Darren Graham was awakened by a “bone-chilling” sound, something like a howling animal.
His first thought was that it was a coyote that maybe had been wounded or trapped or something awful because we are in the country and there’s lots of coyotes around,” said Graham’s fiancée Jacqui Micka.
When Graham went to investigate, opening the back door and turning the light on, the sound stopped for a minute.
But soon he saw a commotion in the pool.
“Sure enough, there was a giant beast of some description on the far side, just wailing,” Micka recounted. “By this time, I had woken up and come downstairs.”
The couple, who will marry this summer, are new to their largely rural neighbourhood and were having some septic work done. The fence had been partly dismantled to allow access.
“He went in to get a jacket and curiosity got the best of me and, while he was inside, I was kind of peeking out trying to see and I realized that it was a dog,” Micka recalled.
“He was in the corner of the pool and he had both front paws and as much of his body out of the pool as he possibly could, but he was stuck. And he just looked at me, with this face. So, I went over to him and said, ‘Calm down, Darren’s coming.’”
While the incident occurred before the recent cold snap, the pool has been turned off for months, so it was undoubtedly very cold.
The dog was a large, old chocolate lab, she surmised, and too big for her to lift alone.
“The way he looked at me, I thought, he just can’t wait,” Micka said. “So, I reached down and I lifted him and he did everything he could to lift himself at the same time and then, whoosh, he was out of the pool.”
The dog shook himself off and bolted.
“I have to hope and assume that he got home,” she said.
While anyone would rescue a dog that was struggling on their property, Graham and Micka’s relationship with animals goes much deeper than this one act of kindness.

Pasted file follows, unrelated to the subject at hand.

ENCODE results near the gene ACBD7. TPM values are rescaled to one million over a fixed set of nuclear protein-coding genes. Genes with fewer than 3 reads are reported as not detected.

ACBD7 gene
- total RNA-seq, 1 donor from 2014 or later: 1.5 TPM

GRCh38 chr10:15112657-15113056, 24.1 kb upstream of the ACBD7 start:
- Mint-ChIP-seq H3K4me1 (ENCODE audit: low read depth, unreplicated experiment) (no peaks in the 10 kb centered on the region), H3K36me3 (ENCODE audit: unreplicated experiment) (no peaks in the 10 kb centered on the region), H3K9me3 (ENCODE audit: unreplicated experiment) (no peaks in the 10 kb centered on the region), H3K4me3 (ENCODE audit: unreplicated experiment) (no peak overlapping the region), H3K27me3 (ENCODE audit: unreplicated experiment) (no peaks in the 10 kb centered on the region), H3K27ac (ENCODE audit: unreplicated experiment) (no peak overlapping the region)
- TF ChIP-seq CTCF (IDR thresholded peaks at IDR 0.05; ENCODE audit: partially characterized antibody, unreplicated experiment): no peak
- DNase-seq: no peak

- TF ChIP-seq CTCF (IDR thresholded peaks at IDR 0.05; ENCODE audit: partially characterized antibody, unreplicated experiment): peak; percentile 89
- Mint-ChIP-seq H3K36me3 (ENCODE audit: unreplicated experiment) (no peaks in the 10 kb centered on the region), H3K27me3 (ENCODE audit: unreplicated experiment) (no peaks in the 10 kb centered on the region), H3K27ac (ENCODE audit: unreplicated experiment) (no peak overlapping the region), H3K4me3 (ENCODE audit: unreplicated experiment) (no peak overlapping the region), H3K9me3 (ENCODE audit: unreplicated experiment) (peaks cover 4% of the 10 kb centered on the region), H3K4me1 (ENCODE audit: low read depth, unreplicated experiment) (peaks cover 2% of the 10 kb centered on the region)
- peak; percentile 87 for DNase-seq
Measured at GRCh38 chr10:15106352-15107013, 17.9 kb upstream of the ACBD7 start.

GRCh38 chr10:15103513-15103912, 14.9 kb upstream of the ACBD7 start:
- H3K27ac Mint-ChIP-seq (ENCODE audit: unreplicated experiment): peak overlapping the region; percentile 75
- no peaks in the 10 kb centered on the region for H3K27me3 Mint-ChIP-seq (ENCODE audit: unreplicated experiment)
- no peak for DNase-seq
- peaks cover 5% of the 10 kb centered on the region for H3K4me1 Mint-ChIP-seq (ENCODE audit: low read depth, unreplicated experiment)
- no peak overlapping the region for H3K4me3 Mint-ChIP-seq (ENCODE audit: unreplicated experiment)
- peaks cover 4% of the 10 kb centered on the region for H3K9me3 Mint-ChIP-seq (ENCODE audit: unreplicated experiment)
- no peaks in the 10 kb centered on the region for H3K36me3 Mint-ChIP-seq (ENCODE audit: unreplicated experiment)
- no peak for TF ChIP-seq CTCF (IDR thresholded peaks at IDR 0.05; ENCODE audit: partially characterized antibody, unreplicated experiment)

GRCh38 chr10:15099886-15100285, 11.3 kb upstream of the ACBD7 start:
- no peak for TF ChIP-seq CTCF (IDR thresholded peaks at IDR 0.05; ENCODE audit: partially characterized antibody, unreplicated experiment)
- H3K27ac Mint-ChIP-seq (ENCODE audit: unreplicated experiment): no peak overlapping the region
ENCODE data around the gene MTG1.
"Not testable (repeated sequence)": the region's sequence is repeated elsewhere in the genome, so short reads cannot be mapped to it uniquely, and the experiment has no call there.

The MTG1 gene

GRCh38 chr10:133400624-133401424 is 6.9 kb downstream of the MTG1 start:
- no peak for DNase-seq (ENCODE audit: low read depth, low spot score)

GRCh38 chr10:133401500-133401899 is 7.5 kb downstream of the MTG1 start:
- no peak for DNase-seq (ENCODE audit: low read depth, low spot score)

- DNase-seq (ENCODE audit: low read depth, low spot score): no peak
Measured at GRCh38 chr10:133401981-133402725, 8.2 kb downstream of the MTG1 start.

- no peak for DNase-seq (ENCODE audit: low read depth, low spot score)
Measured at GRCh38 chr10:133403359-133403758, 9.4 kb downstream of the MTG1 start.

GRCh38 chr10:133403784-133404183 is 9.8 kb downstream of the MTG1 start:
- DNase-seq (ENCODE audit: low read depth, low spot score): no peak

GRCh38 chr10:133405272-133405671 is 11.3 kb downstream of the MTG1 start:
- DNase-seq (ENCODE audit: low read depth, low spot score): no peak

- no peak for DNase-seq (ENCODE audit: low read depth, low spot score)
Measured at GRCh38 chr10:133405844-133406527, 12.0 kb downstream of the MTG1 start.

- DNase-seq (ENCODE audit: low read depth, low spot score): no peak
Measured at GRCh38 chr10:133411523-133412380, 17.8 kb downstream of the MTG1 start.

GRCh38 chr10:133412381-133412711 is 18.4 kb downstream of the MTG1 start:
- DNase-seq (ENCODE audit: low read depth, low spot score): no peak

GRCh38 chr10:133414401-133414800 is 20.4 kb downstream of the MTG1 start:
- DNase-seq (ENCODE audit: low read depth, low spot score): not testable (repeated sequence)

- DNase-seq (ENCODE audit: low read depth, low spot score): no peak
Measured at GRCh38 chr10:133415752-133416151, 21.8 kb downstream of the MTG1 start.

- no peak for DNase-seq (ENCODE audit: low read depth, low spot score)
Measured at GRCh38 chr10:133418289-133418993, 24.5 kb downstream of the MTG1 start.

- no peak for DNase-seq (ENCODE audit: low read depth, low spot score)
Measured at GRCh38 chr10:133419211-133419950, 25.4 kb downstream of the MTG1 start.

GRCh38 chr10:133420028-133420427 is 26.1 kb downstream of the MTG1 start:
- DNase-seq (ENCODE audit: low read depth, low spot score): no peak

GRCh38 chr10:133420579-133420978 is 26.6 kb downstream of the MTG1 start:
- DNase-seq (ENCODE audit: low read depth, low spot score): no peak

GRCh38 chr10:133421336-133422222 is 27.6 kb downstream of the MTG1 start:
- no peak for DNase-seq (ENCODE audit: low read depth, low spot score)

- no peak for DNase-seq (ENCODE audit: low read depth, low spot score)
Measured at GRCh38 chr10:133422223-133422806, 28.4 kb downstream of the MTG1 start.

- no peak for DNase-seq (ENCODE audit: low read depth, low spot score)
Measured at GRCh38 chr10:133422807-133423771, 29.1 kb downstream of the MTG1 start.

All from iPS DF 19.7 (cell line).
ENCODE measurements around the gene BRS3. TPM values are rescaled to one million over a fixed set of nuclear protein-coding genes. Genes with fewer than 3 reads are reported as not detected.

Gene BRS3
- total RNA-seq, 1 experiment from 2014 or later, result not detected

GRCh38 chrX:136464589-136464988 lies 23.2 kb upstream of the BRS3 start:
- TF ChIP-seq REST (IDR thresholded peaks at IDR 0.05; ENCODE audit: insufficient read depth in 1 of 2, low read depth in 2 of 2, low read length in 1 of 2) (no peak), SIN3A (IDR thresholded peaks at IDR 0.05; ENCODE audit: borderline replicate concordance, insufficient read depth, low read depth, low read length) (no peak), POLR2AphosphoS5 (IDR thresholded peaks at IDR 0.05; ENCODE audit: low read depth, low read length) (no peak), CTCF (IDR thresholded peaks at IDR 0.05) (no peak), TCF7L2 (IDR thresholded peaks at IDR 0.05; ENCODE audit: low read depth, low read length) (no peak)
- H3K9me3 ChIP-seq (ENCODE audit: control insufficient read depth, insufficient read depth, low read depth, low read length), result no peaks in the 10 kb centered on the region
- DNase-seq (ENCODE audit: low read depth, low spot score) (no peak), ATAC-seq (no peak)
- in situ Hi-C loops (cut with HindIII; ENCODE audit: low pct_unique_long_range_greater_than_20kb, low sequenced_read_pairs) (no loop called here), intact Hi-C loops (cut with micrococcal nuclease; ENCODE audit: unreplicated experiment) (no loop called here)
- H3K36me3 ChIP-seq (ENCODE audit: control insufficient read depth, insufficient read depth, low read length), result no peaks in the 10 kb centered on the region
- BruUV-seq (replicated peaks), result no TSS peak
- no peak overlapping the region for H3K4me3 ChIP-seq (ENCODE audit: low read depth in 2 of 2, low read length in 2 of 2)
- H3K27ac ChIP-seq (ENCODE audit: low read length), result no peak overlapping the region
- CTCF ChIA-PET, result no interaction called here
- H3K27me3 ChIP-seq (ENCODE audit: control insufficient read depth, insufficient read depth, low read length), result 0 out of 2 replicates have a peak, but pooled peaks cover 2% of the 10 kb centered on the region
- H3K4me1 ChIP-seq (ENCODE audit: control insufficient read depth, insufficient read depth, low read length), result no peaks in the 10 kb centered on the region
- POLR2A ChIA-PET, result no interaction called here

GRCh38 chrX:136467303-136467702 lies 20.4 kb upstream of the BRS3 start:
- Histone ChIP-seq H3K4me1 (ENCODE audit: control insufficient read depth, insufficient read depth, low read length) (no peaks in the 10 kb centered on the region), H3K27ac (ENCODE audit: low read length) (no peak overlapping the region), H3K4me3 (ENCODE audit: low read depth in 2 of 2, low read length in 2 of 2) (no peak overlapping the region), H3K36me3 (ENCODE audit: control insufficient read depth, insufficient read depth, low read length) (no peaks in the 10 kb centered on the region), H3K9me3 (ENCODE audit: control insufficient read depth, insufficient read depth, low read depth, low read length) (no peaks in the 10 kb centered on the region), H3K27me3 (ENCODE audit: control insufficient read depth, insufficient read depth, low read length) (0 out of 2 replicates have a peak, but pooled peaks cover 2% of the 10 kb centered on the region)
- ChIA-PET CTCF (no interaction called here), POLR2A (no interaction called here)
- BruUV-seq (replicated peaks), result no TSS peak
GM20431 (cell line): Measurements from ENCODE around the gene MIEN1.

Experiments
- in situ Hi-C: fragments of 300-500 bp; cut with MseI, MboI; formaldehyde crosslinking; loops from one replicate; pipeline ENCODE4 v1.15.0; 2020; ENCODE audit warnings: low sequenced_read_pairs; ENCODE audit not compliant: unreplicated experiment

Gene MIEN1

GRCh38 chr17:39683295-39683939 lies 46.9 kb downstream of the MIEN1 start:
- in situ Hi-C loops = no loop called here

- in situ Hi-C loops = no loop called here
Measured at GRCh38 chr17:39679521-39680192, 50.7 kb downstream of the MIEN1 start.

Graham is the founder and owner of the Applewood Group; Micka is the company’s director of marketing.
Their Applewood Nissan, in the Richmond Auto Mall, donated the space where the RAPS Animal Hospital and the Regional Animal Protection Society’s administrative offices are located.
The in-kind contribution from Applewood is valued at about $500,000—a contribution that allows RAPS to save and improve the lives of so many animals.
Applewood also donated the RAPS Animal Control Van, an additional value of $60,000.
Their animal connection also got a lot more personal recently, when they adopted Bodhi, a labrador-boxer-mastiff mix.
The lucky three-month-old pup is a testament to the family’s devotion to animals.
“The exposure that I have had over my lifetime and certainly in Darren’s is just that unbelievable love and enrichment that animals give. I just know so many stories where they give people the purpose, oftentimes with the elderly folks and people who have lost their spouses,” Micka said. “There are just far too many neglected animals.”
Caring for animals may seem selfless, she said, but the rewards are real.
“I have always known that it’s something that feels good ... It’s a bit selfish, actually,” she said, laughing.
Pat Johnson is the communications manager for the Regional Animal Protection Society.